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Leettle Prose Poems

A chance at happiness

The flash of movement three stories above my head, in the window of the brownstone by the public school, was orange and white. It was a cat, the fluffy kind that eat out of crystal in Fancy Feast commercials, and it pressed its smashed face against the mesh of the window screen. Outside the window, an orange leaf was caught. It was a fetching color scheme—the orange-and-white cat, the rusted screen, the leaf, the dusty red brick of the building. The cat wanted the leaf so badly that I knew this even though I am not a cat, and it looked both anxious and hopeful as it reached for the leaf. The leaf, of course, was freed from the screen, and it drifted down to the street. The cat stretched its whole self up, trying to peer down the sheer face of the wall, trying to find the leaf. I walked on when I saw disappointment. It seemed absurd that a cat should be disappointed. Its earlier expression of anxiety and hope was more appropriate. That is how I always feel; so must the cat. But if the orange-and-white cat is crushed by what it can’t have, then I don’t know how I or you stand a chance at happiness.

_________________________

Conversation, The Couch, October 26th

I ask Franklin what I should write a poem about:
How ducks, who depend on humans for food,
are so quick to bite. I laugh.
They have everything, he says,
They can fly they can swim on pretty days
people line up just to give them bread.

I’m captivated, now, by the memory
of walking the loop around the man-made pond
in our college town, watching ducklings line up
when their mother honked. It was sunny that day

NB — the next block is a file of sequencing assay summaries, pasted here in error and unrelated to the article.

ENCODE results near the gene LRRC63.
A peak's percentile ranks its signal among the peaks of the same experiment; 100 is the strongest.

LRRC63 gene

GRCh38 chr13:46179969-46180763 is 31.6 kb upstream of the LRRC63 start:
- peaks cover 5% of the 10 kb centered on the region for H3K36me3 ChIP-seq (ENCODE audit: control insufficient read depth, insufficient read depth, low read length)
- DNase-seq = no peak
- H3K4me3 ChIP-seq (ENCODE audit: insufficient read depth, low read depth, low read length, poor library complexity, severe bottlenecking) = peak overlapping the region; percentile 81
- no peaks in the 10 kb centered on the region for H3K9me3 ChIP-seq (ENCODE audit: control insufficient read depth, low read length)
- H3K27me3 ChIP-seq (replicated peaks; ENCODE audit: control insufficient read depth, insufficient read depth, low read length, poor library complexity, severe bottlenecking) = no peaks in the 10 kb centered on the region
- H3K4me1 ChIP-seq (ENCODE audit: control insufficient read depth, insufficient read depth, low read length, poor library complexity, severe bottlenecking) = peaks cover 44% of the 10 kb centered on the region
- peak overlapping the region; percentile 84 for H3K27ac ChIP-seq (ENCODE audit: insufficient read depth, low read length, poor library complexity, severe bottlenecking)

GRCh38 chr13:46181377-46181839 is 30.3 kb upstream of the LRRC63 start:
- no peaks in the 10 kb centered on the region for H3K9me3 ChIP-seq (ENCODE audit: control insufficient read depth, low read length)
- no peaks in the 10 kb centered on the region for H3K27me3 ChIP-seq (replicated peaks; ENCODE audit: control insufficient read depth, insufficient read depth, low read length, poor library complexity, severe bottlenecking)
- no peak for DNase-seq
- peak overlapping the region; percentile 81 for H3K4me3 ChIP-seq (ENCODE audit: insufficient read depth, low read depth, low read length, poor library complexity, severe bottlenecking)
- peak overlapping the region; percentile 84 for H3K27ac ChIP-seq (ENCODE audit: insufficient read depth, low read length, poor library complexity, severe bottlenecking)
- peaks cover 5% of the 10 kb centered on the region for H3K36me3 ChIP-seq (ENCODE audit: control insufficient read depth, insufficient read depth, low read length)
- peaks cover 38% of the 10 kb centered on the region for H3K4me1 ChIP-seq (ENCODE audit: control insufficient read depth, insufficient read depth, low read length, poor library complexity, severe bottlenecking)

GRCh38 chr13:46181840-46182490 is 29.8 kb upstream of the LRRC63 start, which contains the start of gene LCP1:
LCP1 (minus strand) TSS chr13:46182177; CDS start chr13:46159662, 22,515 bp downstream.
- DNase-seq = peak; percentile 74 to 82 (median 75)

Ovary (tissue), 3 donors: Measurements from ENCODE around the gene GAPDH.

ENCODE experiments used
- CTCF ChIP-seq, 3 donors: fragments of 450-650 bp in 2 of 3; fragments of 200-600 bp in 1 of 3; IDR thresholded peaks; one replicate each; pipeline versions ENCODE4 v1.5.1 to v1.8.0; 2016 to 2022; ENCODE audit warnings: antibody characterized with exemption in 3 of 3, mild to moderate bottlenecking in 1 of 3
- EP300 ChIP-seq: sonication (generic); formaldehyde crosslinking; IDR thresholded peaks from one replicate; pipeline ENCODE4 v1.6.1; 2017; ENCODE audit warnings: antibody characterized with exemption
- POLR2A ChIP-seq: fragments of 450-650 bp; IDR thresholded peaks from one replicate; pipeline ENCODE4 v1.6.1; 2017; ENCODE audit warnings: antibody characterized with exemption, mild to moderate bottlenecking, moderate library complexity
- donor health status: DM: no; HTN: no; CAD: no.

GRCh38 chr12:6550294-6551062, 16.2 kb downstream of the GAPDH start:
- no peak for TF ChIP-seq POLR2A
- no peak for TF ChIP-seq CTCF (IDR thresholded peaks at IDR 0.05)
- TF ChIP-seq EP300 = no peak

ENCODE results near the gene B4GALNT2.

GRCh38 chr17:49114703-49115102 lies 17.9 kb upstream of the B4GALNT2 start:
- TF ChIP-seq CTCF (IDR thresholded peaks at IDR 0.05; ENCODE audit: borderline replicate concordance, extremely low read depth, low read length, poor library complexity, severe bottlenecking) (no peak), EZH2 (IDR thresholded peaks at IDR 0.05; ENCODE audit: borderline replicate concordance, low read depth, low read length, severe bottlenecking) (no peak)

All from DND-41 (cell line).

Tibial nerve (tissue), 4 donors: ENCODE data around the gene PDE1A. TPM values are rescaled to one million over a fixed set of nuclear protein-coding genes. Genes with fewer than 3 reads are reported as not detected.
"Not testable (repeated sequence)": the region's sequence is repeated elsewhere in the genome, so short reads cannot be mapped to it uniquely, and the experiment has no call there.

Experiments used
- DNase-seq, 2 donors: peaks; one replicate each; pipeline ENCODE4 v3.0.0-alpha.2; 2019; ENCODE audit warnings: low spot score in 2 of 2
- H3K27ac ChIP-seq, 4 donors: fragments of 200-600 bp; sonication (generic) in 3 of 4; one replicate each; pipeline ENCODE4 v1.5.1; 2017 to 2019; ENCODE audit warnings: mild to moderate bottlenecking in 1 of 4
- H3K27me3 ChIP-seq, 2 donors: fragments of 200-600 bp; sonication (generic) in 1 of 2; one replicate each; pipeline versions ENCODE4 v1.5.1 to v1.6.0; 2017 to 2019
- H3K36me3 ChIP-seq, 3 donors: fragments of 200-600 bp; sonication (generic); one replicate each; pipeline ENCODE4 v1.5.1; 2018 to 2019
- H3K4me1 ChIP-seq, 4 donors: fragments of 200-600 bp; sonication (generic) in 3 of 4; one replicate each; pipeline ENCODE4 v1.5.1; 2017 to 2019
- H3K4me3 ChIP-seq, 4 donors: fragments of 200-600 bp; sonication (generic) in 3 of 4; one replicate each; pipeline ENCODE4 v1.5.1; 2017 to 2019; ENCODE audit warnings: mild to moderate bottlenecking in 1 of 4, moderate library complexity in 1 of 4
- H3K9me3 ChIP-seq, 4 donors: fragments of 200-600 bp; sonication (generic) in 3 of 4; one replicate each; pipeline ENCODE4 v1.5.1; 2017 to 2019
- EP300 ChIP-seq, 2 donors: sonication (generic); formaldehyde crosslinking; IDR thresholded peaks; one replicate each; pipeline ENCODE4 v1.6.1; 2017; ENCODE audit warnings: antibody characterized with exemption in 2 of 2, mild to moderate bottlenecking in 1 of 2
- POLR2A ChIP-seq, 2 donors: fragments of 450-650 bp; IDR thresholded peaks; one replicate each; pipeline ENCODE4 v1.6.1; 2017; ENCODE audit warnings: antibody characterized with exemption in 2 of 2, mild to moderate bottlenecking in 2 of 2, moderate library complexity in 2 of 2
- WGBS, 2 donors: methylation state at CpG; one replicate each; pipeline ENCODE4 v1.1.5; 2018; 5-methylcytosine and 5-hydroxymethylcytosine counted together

and the sky was clear. I felt silly
bothering small animals when I had nothing
to give them. I was the reason they were called
into military formation, the shadow
that was darkening their afternoon,
and when the smallest one
fell off the back of the line, into the water,
I laughed and turned to my side,
but I had come to the park alone.
The other ducklings stumbled in after him,
and three people with bags of crust and crumbs
moved towards the rock ledge.
I remember my resentment
as I resumed my walk. I remember it like new.

_________________________

Being good at winning and its consequences

I dressed up as Jasmine for Halloween when I was eight, and so did my two best friends. We sat in a tent on Pink Jasmine’s lawn, wet from suburban sprinklers, moistening our synthetic harem pants. Pink Jasmine said she was the prettiest Jasmine. Purple Jasmine said she looked the most like Jasmine. I said I had heard their mothers say that I was the perfect Jasmine. They didn’t say anything, and we weren’t friends much longer.

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Now accepting applications for Vandy’s newest break abroad program, Vanderbilt-in-Vegas!

Experience the rich culture of Las Vegas while interacting with other Vanderbilt students with similar interests!

vandy students